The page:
• IRA ROTH IRA - For 2023, the total contributions you make each year to all of your traditional IRAs and Roth IRAs can't be more than $6,500 ($7,500 if you're age 50 or older), or if less, your taxable compensation for the year

  • 401(k), 403(b), SARSEP IRA – The limit for employee deferrals is $22,500 (up from $20,500 in 2022) plus $7,500 catch-up contribution for participants over age 50, and an additional $43,500 in employer contribution and forfeitures for a total limit of $66,000 (plus the $7,500 catch-up) brings the maximum for age 50+ savers to $73,500 for the tax year 2023.

  • SIMPLE 401(k) – Employee deferrals are limited to $15,500 for 2023 up from $14,000 in 2022.

  • 529 College Saving Plan – No limit, but contributions are considered completed gifts for federal tax purposes. The first $17,000 are considered excluded from gift tax for 2023 (lifetime limit of $12.92 million per beneficiary).

  • Health Savings Account (HSA) – The limit is $3,850 for self-coverage and $7,750 for family coverage plus an extra $1,000 for those 55 and older.

  • Flexible Spending Accounts (FSA) – Employees can contribute $3,050 for 2023 (Use it or lose it, only 20% can roll over to the subsequent tax year).

You can layer these plans by taking advantage of more than one plan for your family. A simple example would be a family of four with both parents working and eligible for a 401(k), at their employer or in their small business, with maximum match and profit-sharing availability, a 529, and an HSA option. They can save a total of $171,500 into tax-favored accounts for 2023. That is not counting catch-up provisions but is considering a max-out on the retirement plan. The total goes up to $187,750 if mom and dad are over age 55. Not every family has nearly $200K in disposable income to fund these accounts, nonetheless, it is important to know where the goal post is and strive to make progress toward it as appropriate for your family. For high-income folks, you can take advantage of several solutions at once.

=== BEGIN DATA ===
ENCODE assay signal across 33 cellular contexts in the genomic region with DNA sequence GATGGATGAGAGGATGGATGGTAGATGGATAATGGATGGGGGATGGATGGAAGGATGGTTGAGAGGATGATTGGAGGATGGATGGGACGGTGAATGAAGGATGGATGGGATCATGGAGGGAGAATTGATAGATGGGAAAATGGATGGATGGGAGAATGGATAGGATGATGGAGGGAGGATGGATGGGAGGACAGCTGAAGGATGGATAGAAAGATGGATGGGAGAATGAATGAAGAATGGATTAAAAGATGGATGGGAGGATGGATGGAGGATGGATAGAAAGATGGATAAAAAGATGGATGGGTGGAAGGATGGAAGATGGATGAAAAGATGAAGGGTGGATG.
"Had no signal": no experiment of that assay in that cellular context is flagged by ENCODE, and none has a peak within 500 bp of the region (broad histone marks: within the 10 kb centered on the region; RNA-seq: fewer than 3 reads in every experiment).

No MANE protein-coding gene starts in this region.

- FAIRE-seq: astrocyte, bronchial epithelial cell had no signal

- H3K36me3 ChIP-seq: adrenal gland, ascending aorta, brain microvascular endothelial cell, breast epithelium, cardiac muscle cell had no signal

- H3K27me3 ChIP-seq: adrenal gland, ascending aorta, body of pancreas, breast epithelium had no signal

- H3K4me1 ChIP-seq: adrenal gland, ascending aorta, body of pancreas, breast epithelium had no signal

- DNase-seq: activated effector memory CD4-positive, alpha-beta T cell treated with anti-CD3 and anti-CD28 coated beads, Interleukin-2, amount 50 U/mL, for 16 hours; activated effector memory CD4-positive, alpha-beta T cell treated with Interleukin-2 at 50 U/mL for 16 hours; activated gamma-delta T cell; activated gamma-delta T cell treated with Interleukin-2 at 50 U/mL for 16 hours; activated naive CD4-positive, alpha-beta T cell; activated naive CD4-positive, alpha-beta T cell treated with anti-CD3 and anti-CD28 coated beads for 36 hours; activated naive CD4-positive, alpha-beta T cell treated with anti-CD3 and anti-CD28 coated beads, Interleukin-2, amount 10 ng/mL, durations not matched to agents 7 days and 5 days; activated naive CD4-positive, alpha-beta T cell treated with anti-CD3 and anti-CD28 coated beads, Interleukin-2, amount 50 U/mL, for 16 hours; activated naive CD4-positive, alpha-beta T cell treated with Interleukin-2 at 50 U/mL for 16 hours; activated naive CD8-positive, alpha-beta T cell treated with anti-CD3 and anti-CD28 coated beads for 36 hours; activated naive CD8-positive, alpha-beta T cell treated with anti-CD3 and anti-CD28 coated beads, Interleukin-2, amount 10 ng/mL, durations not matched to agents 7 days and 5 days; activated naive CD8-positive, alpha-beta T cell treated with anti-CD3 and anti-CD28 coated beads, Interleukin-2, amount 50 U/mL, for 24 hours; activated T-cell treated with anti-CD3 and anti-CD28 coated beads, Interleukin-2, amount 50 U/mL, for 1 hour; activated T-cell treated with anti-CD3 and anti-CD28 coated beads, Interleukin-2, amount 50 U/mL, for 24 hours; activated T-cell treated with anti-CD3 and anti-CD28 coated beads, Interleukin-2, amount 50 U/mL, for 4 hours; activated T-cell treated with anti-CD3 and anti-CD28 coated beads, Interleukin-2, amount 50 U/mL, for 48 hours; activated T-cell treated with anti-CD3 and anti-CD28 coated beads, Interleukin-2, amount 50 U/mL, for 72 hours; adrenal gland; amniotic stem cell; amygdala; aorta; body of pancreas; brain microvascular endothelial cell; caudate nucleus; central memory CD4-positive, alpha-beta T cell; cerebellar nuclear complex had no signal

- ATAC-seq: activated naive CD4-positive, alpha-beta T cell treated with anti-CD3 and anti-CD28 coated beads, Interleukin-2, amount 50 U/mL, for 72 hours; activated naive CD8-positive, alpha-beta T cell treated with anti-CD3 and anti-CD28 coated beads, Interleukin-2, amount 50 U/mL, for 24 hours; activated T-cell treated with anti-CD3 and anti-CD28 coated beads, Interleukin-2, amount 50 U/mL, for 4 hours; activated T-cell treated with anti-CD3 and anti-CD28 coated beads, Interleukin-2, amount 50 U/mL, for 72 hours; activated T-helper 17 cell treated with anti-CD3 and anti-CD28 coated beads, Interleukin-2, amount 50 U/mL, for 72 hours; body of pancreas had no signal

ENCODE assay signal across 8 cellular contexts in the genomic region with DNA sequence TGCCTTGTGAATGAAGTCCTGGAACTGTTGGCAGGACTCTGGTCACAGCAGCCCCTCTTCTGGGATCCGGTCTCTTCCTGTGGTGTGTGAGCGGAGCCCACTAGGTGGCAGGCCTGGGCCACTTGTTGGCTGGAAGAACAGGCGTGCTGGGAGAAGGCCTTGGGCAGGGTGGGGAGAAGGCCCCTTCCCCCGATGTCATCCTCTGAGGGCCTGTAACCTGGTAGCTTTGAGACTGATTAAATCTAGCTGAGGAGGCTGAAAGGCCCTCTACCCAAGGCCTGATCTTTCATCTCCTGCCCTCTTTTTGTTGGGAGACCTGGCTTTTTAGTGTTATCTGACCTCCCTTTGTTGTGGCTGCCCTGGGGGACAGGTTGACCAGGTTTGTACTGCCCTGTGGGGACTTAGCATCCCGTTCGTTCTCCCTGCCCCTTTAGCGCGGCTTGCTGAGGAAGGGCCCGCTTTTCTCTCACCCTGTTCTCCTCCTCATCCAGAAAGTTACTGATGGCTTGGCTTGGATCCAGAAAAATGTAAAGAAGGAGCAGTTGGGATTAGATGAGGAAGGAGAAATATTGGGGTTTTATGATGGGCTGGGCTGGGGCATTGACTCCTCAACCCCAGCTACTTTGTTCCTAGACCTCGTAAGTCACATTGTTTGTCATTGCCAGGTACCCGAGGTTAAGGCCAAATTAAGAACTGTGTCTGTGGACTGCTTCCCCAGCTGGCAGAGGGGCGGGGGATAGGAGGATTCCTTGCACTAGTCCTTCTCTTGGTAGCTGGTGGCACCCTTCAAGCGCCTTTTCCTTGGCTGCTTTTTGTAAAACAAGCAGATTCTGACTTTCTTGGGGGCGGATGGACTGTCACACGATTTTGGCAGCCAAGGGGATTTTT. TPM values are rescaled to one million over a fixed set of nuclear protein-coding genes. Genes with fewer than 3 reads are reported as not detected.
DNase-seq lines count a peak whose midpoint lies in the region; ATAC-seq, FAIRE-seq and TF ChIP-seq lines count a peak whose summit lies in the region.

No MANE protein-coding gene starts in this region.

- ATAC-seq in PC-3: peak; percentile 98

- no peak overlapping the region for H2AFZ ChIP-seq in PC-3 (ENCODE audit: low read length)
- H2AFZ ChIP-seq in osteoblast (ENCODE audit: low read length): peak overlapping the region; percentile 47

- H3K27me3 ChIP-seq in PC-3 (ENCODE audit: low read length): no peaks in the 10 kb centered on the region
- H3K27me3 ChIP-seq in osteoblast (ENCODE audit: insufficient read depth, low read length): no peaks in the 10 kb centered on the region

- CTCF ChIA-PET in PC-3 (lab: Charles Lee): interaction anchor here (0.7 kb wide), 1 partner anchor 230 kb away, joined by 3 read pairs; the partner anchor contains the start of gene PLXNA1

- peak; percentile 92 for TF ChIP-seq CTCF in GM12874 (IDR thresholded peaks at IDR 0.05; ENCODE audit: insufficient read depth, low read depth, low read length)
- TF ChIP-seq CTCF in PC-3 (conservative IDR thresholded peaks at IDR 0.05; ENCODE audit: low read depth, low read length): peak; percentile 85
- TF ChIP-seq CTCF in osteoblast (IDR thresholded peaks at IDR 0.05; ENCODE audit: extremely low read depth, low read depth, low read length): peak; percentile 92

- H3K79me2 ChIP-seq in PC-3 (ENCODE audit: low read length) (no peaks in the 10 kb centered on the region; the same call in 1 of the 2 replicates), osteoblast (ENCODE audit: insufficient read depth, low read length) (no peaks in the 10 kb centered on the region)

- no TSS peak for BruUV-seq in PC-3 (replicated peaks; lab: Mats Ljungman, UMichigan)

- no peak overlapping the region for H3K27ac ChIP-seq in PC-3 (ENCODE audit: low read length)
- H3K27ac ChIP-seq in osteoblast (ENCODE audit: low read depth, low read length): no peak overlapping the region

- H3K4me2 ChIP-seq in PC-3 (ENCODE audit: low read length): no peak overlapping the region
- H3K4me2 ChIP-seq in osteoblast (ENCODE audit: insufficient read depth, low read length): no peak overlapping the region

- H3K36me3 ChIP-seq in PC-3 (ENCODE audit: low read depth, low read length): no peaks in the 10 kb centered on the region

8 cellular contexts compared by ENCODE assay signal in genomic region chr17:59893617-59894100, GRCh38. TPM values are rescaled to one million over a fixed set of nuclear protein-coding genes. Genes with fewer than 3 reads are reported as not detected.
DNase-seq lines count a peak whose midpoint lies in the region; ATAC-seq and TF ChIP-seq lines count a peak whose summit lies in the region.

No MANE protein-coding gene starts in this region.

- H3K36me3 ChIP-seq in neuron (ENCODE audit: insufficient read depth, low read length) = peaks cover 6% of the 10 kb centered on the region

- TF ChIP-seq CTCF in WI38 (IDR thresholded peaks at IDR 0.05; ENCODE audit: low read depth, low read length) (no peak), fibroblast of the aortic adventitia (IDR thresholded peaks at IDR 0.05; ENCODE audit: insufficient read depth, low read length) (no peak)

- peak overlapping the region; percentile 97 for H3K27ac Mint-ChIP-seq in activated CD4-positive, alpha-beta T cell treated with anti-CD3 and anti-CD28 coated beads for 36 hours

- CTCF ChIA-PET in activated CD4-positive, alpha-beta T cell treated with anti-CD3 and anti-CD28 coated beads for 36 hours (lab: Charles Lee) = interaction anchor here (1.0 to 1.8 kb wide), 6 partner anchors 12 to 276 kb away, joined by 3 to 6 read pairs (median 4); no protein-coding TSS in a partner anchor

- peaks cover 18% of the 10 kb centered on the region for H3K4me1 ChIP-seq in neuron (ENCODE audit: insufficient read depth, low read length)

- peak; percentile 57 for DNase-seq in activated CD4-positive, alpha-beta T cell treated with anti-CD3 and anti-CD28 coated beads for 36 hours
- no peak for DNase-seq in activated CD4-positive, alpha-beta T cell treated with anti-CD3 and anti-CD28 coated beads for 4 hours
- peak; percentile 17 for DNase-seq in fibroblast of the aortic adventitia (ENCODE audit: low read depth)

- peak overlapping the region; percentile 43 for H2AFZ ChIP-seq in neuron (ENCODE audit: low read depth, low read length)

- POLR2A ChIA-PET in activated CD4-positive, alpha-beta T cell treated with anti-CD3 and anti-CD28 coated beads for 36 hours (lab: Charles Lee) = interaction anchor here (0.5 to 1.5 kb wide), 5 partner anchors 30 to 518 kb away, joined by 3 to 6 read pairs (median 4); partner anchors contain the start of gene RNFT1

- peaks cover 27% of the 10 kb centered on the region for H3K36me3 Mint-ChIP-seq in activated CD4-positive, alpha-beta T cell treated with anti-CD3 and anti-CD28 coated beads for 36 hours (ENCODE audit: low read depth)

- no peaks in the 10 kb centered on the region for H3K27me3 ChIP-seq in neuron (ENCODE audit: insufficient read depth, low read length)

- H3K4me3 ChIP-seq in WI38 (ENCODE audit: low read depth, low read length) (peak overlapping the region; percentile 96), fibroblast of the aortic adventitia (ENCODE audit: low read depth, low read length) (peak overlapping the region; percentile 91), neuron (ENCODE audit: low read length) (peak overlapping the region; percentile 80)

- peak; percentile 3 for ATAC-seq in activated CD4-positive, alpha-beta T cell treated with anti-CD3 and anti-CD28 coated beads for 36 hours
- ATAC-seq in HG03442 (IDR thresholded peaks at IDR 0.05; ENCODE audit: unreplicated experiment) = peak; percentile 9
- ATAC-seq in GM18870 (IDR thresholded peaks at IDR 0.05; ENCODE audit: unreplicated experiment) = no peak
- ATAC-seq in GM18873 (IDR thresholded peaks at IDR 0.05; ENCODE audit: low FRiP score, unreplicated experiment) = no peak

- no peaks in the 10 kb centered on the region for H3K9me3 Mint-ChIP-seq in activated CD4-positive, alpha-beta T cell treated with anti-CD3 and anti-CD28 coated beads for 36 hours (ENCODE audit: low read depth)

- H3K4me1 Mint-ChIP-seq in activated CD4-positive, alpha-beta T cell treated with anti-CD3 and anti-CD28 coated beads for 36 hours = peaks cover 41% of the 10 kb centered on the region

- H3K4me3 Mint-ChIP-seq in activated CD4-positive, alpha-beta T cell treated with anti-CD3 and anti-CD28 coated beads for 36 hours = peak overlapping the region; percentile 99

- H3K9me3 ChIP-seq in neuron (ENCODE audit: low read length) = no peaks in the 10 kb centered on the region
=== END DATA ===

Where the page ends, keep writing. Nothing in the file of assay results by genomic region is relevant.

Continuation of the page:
Obviously, there are numerous qualifiers and what-if scenarios to consider when putting together my MAX-FUND plan for individuals and families and you need to work through each exception or circumstance, however, my goal in this article is simply to remind savers and advisors that thoughtful research and planning can create above average results for a family by exploiting tax advantages but more importantly, creating a runway for systematic saving and accumulation in targeted, purpose-driven account stylings.

Aggressive savings rather than aggressive consumption during your working years is the fastest path to wealth.

Systematic Investing is another reason to consider aggressive, systematic funding of your bucket of wealth. You will minimize market risk from your investments if you are adding money to your accounts every month for the 40 years of your working career. If, of course, the lifetime funding of the account is systematic, and the portfolio is broadly diversified and appropriate to your goals, time horizon, and your family's Investment Policy (FIP) parameters, you can effectively and efficiently build wealth and reduce taxes. A bad investment policy will still lose all your money for you, even if you save systematically, so put some time into developing your FIP. (A Family Investment Policy is a document that your family drafts together and or in concert with your Investment Advisor Representative to make your goals, set guardrails as a family, and identify the behaviors to which the family members agree in order to reach the goals.)

For my financial advisor friends, this information may seem elementary, but I'm surprised by how many investors I meet who tell me their advisor has never shared any of this information with them. The advisor did not forget, however, to sell them life insurance and an annuity.

For trivia nerds—the numbers which identify the plans, 401(k), etc., are the code sections (like chapters) under Title 26 of the Federal tax code which contains nearly all of the federal tax laws. Your typical 401(k) is defined on the pages following 401(a) Money Purchase Plans. The laws governing and defining your IRA are found under Code Section 408(a), interestingly.

Be sure to talk to your advisor or you can reach out to me at to evaluate your financial plan in light of this discussion. I love hearing from you. If this article was helpful, please click “LIKE”, or “SHARE” it, and give me some feedback in the comments.